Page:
• Spelling: Adding –edand -ing
  • Social Studies: Security Dogs
fluency partner reading1
Fluency: Partner Reading
  • Turn to page 34, first two paragraphs.
  • Read these paragraphs three times with a partner. Be sure to read with proper emotion. Offer each other feedback.
slide72

Grammar

  • Four Kinds of Sentences
slide73

does sophia enjoy washing the dog

  • Does Sophia enjoy washing the dog?
  • we were so frightened? That snake were venomous
  • We were so frightened! That snake was venomous!
four kinds of sentences11
Four Kinds of Sentences
  • A declarative sentence, or statement, tells something. It ends with a period.
  • An interrogative sentence asks a question. It ends with a question mark.
four kinds of sentences12
Four Kinds of Sentences
  • An imperative sentence gives a command or makes a request. It ends with a period. You is the understood subject.
  • An exclamatory sentence shows strong feeling. It ends with an exclamation mark.
four kinds of sentences13
Four Kinds of Sentences
  • Test Tip: Focus on sentence meaning rather than on single words or punctuation marks when identifying kinds of sentences.
  • You many confuse an exclamatory sentences with an interrogative sentence if they focus only on the word how.
four kinds of sentences14
Four Kinds of Sentences
  • Example:
  • How big you’ve gotten! (exclamatory)
  • How are you feeling today? (interrogative)
slide79

answered

answering

traveled

traveling

chopped

chopping

qualified

qualifying

panicked

panicking

interfered

interfering

omitted

omitting

magnified

magnifying

patrolled

patrolling

skied

skiing

mimicked

mimicking

dignified

dignifying

staggered

staggering

today we will learn about4
Today we will learn about:
  • Build Concept Vocabulary
  • Setting
  • Point of View
  • Word Endings
  • Grammar: Four Kinds of Sentences
  • Spelling: Adding –ed and -ing
  • Graphic Organizer
  • Animals and People
setting
Setting
  • The setting is very important to the events in some stories, while it may be unimportant in other stories.
  • In general, the more a setting is described and the more the characters interact with the setting, the more important the setting is to the plot.
point of view
Point of View
  • Point of view is the perspective from which an author presents the actions and characters in a story.
  • The two main points of view are first person (the narrator is a character in the story) and third person (the narrator is not a character in the story).
point of view1
Point of View
  • In first-person point of view, the narrator refers to himself or herself as I.
  • In third-person point of view, the narrator refers to all the characters, including himself or herself, as he, she, or they.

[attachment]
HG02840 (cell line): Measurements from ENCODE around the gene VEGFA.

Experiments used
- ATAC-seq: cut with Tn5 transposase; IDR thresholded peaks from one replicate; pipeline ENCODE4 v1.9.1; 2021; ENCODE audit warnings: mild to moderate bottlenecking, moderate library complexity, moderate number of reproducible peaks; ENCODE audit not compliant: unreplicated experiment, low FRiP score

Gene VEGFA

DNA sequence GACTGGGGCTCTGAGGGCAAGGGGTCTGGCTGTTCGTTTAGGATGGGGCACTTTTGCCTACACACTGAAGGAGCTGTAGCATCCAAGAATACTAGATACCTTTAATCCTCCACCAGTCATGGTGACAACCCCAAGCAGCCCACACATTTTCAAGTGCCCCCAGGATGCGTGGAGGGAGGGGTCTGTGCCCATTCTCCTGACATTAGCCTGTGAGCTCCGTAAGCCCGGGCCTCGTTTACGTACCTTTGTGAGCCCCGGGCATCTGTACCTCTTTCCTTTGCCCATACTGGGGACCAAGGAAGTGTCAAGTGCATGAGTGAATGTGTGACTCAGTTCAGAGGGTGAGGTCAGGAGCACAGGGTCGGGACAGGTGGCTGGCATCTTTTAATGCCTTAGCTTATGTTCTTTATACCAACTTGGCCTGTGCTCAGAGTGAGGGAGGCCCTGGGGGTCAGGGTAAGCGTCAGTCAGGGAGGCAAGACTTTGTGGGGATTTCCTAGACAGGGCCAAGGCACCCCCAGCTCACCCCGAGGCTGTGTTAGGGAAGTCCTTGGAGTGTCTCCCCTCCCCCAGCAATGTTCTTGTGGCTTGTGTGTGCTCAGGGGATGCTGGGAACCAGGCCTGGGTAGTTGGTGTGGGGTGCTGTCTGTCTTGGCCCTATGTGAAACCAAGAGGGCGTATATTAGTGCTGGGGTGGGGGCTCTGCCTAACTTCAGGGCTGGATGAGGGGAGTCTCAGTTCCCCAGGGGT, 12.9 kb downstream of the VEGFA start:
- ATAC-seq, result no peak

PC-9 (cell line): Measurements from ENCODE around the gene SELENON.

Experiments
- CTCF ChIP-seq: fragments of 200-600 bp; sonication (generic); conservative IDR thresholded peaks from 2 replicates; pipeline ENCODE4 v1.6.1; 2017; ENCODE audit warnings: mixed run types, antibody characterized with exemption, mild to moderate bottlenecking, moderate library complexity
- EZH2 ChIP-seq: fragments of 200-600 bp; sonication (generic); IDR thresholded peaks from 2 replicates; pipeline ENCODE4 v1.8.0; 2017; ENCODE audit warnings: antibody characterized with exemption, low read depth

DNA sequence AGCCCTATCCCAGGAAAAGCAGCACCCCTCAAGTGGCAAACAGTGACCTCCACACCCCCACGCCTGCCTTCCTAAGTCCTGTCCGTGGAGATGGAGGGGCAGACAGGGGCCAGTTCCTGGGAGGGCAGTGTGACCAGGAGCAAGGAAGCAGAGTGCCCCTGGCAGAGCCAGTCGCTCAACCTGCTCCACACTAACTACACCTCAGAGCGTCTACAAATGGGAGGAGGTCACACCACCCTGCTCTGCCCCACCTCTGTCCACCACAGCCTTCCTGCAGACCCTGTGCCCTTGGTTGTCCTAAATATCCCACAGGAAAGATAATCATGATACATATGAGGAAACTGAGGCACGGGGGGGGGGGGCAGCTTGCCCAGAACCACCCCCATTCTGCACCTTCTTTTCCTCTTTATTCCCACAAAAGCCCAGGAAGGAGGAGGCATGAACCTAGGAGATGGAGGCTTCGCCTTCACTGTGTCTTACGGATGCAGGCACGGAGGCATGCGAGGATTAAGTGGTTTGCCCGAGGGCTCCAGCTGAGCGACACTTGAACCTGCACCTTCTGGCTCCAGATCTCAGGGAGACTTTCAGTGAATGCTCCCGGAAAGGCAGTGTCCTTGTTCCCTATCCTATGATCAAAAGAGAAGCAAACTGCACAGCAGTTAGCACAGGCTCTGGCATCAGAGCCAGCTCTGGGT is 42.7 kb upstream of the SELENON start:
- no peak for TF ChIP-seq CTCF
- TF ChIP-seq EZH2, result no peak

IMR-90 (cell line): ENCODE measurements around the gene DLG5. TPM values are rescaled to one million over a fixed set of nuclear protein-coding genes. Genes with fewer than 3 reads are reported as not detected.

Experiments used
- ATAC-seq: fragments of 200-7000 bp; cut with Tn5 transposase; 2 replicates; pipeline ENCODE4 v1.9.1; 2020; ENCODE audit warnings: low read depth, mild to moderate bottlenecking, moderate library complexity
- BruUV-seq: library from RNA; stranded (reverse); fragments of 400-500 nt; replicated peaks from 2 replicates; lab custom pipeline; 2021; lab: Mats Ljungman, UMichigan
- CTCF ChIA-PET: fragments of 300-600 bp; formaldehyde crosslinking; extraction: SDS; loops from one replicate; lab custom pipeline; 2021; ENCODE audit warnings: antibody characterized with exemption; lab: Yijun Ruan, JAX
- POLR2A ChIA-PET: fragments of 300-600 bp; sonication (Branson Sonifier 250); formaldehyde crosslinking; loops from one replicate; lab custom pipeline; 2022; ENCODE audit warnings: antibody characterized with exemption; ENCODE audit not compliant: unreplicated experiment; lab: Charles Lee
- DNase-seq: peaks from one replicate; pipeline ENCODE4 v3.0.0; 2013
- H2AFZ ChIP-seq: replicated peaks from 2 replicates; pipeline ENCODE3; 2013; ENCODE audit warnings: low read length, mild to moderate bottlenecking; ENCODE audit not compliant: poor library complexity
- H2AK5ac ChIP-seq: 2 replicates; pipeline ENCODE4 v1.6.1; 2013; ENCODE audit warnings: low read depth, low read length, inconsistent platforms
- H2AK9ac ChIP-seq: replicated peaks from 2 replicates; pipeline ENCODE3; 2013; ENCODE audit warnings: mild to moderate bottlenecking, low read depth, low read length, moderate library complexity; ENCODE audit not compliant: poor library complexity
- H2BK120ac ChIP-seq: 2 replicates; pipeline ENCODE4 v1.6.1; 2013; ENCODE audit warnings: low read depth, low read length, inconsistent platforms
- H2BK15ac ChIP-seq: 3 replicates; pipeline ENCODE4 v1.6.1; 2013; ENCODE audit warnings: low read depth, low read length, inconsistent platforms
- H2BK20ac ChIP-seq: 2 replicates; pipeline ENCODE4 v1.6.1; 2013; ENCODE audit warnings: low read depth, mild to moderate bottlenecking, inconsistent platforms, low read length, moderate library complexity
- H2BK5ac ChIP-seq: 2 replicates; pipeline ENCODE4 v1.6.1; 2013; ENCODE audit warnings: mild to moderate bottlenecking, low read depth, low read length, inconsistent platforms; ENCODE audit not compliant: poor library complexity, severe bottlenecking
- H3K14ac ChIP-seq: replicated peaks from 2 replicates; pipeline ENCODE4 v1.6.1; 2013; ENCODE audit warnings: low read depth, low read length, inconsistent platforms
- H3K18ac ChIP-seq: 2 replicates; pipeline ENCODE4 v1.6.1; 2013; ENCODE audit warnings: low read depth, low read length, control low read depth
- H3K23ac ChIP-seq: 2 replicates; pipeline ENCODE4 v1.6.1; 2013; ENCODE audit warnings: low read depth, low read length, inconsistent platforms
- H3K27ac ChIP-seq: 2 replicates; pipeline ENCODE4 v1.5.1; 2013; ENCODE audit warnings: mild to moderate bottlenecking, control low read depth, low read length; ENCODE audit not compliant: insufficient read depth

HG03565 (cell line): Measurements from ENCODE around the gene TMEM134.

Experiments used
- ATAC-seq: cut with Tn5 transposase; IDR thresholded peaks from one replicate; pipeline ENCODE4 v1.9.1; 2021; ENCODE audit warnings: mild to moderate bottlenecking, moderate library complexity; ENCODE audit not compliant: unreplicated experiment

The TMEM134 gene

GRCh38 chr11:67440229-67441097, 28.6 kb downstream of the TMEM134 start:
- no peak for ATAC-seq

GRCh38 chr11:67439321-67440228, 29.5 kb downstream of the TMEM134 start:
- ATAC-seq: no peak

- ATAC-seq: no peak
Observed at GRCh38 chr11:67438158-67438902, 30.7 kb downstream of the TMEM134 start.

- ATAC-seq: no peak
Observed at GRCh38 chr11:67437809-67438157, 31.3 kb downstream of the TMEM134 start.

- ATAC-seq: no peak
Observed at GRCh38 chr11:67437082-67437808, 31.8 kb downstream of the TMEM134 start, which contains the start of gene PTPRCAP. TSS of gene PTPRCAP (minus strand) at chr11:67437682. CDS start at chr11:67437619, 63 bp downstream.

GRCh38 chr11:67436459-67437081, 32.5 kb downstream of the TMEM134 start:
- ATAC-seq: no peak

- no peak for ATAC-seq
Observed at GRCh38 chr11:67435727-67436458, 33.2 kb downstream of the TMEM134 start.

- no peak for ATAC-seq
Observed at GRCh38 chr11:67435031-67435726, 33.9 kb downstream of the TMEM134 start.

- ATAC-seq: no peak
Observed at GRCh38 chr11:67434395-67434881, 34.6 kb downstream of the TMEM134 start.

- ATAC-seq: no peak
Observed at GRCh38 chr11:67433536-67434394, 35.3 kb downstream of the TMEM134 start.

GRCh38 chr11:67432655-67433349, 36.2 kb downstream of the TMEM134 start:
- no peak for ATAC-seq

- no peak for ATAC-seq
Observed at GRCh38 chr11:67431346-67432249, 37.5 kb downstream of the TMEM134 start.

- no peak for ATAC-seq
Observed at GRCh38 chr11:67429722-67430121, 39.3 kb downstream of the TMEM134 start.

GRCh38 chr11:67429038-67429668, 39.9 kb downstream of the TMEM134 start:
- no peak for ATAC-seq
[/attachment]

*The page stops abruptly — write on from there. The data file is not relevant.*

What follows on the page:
word endings
Word Endings
  • You can use base words and word endings to help determine the meaning of unfamiliar words.
  • Identify the base word and ending of each italicized word in the chart. They use context clues, and if necessary, a dictionary to determine each word’s meaning.
graphic organizer
Graphic Organizer
  • Graphic organizers have many uses.
  • A KWL chart is a three-column chart in which you list what you know, what you want to know, and what you learned about a topic.
graphic organizers
Graphic Organizers
  • A web diagram is a group of connected circles or ovals. It is used to highlight a central concept and connect it to related details.
graphic organizers1
Graphic Organizers
  • A Venn diagram consists of two overlapping circles or ovals. It is used to compare and contrast topics.
graphic organizers2
Graphic Organizers
  • A time line shows a series of dates and events in chronological order.

Events

Dates

graphic organizers3
Graphic Organizers
  • A T-chart is an open, two-column chart. It is often used to explore or compare two topics.
slide92

Grammar

  • Four Kinds of Sentences
slide93

please changed the cat’s bandage david

  • Please change the cat’s bandage, David.
  • inever feed my dog desert
  • I never feed my dog dessert.
four kinds of sentences15
Four Kinds of Sentences
  • A declarative sentence, or statement, tells something. It ends with a period.
  • An interrogative sentence asks a question. It ends with a question mark.
four kinds of sentences16
Four Kinds of Sentences
  • An imperative sentence gives a command or makes a request. It ends with a period. You is the understood subject.
  • An exclamatory sentence shows strong feeling. It ends with an exclamation mark.
slide97

answered

answering

traveled

traveling

chopped

chopping

qualified

qualifying

panicked

panicking

interfered

interfering

omitted

omitting

magnified

magnifying

patrolled

patrolling

skied

skiing

mimicked

mimicking

dignified

dignifying

staggered

staggering

we are now ready to take our story tests
Story test

Classroom webpage,

Reading Test

AR

Other Reading Quizzes

Quiz #

We are now ready to take our story tests.